Bringing Focus to the Brain When 20/20 Eyesight Is Not Enough
Is your child fully prepared for success in the classroom?
For that matter... are your eyes cooperating with your brain?
Success in school... and in life... depends on the ability to absorb a tremendous amount of visual information.
A screening at school or at the pediatrician’s office may provide parents with a quick and easy green light. Often parents conclude, My child doesn’t need glasses, when the screening has confirmed nothing more than, My child does not need glasses to see a chart at 20 feet.
The only thing the screening measures is eyesight.
But optometrists evaluate a great deal more than eyesight: they assess visual performance, which includes focusing, eye teaming and eye tracking.
Just as a wrench can help someone loosen a bolt swiftly and effortlessly, glasses can be prescribed as tools to help someone learn more easily.
Behavioral/developmental optometrists pay extra attention to reading and the processing of visual information where it matters most: at near-point reading distance. They may prescribe “learning lenses,” low-powered lenses that help bring focus to the brain, so that the child (OR adult!) can see clearly and comfortably. This frees up the mind for processing and absorbing information, so that effort is applied to cognitive skills rather than the visual skills of focusing, eye teaming and eye tracking.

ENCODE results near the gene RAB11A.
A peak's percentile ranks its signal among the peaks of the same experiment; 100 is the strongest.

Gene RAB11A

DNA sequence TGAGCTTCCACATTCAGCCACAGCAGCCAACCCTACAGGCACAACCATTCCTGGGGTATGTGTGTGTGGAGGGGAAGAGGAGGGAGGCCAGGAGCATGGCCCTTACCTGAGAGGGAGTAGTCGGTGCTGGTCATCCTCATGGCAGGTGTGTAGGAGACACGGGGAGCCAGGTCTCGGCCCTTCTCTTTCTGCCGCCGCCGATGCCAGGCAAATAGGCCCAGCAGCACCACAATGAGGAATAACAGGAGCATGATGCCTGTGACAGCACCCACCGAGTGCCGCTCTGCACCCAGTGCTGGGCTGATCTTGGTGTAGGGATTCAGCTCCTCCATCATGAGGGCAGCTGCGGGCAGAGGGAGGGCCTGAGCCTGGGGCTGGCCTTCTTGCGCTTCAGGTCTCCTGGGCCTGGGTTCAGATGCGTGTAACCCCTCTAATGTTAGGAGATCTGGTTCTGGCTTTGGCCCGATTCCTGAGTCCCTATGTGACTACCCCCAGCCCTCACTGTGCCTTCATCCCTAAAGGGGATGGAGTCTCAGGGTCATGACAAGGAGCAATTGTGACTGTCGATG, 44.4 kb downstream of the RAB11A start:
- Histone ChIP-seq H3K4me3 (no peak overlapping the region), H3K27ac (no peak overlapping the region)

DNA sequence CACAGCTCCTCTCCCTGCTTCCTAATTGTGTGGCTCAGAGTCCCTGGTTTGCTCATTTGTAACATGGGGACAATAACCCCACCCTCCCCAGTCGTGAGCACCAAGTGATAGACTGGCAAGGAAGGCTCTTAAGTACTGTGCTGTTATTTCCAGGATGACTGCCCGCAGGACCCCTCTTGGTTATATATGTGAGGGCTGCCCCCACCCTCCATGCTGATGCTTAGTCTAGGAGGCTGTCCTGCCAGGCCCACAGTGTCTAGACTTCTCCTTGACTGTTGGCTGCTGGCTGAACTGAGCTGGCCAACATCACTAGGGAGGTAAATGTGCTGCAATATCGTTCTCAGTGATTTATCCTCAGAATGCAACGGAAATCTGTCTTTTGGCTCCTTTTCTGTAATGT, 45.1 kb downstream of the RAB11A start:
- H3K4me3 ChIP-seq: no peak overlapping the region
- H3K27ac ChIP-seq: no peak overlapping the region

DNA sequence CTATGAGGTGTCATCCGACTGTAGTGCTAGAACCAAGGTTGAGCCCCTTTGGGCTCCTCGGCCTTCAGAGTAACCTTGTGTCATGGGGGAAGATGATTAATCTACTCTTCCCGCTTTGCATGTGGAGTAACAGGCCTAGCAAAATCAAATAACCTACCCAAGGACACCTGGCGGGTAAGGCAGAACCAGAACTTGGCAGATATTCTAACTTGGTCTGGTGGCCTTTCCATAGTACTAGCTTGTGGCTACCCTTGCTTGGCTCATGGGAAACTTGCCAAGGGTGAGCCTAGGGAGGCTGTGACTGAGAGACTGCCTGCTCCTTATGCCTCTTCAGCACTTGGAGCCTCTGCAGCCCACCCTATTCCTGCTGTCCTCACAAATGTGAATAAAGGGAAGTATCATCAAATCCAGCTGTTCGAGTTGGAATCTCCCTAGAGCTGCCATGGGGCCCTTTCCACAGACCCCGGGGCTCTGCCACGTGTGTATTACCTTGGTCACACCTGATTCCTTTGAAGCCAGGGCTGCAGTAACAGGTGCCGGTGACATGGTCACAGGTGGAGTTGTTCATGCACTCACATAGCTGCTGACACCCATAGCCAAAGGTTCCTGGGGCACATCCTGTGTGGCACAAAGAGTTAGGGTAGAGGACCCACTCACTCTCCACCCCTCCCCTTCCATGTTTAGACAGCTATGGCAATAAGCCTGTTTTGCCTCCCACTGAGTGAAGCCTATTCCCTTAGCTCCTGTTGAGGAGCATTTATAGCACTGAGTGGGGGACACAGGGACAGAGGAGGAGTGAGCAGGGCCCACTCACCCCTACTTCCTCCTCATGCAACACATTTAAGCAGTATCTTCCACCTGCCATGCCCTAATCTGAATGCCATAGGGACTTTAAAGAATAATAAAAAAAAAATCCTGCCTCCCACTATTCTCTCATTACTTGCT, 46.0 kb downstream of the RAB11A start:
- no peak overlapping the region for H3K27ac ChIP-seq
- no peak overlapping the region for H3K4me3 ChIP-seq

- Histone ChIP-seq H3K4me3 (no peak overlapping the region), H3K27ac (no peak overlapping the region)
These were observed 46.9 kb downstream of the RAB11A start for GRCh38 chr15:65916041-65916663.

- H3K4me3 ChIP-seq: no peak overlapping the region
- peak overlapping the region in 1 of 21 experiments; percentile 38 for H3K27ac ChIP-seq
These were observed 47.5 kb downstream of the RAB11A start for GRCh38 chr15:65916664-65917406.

In fact, research published in Optometry & Visual Performance1 has demonstrated that low-powered lenses have a significant positive effect on reading speed and comprehension.
So the question for parents should not be, Does my child need glasses? Rather, it should be, Would my child benefit from learning lenses? Back-to-school checklists should include a visit with a behavioral or developmental optometrist to ensure that children are ready to learn.
And then, ask yourself, Am I as efficient and comfortable as I wish to be in my own "visual world?"
1 Iyer, J and Harris P. The effect of low plus lenses on reading rate and comprehension. Optometry & Visual Performance, 2013;1(2):59-61.